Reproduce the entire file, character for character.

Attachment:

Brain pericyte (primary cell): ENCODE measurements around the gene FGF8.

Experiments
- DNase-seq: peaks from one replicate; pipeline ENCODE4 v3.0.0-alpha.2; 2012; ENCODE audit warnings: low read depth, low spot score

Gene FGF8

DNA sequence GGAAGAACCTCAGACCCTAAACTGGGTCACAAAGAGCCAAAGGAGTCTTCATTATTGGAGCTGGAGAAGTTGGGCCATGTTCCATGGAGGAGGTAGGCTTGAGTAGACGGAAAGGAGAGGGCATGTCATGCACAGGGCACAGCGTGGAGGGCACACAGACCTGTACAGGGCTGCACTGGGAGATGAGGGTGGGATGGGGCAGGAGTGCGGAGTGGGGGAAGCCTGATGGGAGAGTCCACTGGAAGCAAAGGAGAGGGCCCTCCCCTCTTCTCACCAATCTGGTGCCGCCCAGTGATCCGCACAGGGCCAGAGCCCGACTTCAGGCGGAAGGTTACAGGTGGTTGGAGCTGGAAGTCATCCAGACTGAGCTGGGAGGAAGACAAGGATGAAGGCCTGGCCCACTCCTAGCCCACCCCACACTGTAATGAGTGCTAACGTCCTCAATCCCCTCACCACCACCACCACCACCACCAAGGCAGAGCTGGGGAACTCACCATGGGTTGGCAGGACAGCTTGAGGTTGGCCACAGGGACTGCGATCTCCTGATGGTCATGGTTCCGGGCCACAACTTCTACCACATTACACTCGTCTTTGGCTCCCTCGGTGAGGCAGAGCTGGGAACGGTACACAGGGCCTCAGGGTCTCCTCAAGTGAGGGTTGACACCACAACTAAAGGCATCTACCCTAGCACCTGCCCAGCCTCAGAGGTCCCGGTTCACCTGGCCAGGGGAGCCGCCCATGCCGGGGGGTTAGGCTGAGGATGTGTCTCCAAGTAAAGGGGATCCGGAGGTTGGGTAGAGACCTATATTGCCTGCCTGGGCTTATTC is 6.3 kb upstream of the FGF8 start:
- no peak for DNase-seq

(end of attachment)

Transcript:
Brain pericyte (primary cell): ENCODE measurements around the gene FGF8.

Experiments
- DNase-seq: peaks from one replicate; pipeline ENCODE4 v3.0.0-alpha.2; 2012; ENCODE audit warnings: low read depth, low spot score

Gene FGF8

DNA sequence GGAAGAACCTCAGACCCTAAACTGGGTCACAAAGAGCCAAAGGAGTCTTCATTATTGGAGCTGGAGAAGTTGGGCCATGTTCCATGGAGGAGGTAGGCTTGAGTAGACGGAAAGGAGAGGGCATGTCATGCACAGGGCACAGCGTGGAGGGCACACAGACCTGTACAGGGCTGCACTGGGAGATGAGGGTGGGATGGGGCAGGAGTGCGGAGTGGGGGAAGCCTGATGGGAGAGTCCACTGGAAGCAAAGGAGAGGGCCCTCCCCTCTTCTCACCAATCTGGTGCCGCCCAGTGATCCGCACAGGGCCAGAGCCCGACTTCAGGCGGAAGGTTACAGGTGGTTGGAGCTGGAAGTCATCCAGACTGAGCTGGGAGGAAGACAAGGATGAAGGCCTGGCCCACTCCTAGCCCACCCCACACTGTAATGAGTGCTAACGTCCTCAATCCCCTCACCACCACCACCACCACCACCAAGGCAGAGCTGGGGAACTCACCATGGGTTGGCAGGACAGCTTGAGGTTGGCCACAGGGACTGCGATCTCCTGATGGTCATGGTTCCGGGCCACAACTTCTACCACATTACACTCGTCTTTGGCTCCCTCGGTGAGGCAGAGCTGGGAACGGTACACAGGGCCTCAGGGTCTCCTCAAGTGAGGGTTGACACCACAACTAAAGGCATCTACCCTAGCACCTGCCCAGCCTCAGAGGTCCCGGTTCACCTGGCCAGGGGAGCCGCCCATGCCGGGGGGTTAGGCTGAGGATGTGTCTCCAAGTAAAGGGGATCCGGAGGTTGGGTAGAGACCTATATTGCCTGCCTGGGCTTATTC is 6.3 kb upstream of the FGF8 start:
- no peak for DNase-seq